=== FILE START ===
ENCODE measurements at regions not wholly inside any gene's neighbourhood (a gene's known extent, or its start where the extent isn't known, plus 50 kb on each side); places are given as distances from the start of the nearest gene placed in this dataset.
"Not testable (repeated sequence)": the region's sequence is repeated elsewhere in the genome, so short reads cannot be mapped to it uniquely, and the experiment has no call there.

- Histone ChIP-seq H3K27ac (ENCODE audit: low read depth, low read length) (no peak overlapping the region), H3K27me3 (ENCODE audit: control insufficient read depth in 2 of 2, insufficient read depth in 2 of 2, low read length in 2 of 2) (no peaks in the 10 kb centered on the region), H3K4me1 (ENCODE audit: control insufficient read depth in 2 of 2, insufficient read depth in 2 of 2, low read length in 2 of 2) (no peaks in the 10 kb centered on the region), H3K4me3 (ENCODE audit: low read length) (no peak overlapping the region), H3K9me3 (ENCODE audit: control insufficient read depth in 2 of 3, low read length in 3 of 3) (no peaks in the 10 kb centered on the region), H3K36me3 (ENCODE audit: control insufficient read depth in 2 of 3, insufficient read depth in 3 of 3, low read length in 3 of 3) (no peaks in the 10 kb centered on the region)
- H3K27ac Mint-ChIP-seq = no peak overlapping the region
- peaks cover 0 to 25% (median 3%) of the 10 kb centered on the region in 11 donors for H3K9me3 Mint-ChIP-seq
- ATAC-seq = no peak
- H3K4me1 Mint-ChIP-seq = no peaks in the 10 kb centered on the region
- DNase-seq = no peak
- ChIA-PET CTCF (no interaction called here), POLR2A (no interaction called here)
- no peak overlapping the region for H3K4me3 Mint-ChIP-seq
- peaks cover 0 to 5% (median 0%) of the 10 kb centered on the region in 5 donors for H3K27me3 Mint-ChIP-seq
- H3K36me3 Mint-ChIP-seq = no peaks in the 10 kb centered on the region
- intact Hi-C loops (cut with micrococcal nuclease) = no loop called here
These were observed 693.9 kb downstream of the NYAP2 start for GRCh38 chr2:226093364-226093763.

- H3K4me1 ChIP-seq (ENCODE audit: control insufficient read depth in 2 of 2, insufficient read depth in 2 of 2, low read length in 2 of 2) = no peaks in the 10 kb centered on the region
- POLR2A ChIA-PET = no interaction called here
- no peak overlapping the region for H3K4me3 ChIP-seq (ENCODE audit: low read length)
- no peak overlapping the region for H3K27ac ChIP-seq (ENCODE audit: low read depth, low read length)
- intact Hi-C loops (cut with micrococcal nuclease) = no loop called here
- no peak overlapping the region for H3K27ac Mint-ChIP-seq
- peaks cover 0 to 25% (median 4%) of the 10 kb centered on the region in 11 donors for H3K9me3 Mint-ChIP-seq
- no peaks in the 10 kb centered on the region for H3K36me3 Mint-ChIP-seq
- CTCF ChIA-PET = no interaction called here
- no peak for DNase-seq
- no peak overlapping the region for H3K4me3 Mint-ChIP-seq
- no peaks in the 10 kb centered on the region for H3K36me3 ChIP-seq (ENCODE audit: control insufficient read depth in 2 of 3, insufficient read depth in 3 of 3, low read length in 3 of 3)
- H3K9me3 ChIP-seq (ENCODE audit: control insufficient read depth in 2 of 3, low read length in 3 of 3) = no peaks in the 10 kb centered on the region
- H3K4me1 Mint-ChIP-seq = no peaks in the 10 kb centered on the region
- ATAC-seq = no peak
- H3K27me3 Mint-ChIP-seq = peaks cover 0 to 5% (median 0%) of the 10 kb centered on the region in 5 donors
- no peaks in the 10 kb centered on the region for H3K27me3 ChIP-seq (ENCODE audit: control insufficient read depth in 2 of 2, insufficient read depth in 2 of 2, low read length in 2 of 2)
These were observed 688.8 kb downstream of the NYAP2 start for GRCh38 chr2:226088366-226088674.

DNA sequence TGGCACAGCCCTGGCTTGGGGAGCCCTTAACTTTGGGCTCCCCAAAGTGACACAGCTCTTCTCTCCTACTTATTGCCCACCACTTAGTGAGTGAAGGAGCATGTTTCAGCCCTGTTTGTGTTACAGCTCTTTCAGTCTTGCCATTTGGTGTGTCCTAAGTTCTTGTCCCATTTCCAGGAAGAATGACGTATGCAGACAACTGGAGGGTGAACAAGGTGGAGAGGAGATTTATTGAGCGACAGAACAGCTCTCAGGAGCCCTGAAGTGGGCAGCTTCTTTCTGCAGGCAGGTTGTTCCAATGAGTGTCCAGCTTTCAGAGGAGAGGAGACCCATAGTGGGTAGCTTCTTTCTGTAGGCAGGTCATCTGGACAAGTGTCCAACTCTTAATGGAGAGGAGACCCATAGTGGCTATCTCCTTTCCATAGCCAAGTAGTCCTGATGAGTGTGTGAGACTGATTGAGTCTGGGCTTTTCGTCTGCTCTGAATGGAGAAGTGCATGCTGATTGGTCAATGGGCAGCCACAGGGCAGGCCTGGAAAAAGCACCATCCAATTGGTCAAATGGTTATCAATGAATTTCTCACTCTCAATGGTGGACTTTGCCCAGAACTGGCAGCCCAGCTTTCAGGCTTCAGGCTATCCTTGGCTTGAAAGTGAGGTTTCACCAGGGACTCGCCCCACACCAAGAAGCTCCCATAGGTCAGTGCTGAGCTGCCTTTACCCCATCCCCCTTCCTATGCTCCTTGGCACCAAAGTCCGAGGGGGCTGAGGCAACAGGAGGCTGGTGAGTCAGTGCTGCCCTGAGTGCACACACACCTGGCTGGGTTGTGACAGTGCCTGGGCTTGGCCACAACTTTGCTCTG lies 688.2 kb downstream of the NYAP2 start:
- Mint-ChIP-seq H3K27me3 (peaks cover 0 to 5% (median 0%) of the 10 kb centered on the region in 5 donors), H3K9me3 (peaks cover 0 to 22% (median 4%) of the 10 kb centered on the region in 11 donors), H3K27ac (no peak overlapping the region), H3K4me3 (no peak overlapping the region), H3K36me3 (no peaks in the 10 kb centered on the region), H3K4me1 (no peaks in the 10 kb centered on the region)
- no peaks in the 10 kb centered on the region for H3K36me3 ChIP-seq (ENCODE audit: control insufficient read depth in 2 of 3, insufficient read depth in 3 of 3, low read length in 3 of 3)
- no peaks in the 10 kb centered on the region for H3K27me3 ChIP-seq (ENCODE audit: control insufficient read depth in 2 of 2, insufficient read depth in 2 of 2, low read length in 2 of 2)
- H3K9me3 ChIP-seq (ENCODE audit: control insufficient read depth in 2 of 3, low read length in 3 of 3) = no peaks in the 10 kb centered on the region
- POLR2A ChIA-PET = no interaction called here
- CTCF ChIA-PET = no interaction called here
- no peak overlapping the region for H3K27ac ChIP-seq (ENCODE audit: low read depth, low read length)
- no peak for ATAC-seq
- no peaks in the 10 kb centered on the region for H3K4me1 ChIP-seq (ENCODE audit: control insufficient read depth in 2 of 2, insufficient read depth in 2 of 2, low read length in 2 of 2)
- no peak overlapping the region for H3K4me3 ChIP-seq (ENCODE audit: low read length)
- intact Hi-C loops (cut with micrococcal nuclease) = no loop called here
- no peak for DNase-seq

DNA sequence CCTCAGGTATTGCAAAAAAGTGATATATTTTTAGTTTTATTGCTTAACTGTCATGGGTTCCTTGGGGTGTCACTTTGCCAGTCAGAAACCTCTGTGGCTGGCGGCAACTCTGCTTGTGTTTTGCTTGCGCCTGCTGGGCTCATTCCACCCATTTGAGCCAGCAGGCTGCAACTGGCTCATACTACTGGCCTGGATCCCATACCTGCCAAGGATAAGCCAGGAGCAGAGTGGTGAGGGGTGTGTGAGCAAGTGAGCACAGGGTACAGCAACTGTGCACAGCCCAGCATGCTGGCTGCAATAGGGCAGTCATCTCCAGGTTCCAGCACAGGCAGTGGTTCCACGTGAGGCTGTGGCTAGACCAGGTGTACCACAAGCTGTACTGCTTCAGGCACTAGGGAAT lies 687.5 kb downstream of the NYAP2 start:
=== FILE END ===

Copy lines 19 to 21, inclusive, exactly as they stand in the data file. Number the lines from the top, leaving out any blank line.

- intact Hi-C loops (cut with micrococcal nuclease) = no loop called here
- no peak overlapping the region for H3K27ac Mint-ChIP-seq
- peaks cover 0 to 25% (median 4%) of the 10 kb centered on the region in 11 donors for H3K9me3 Mint-ChIP-seq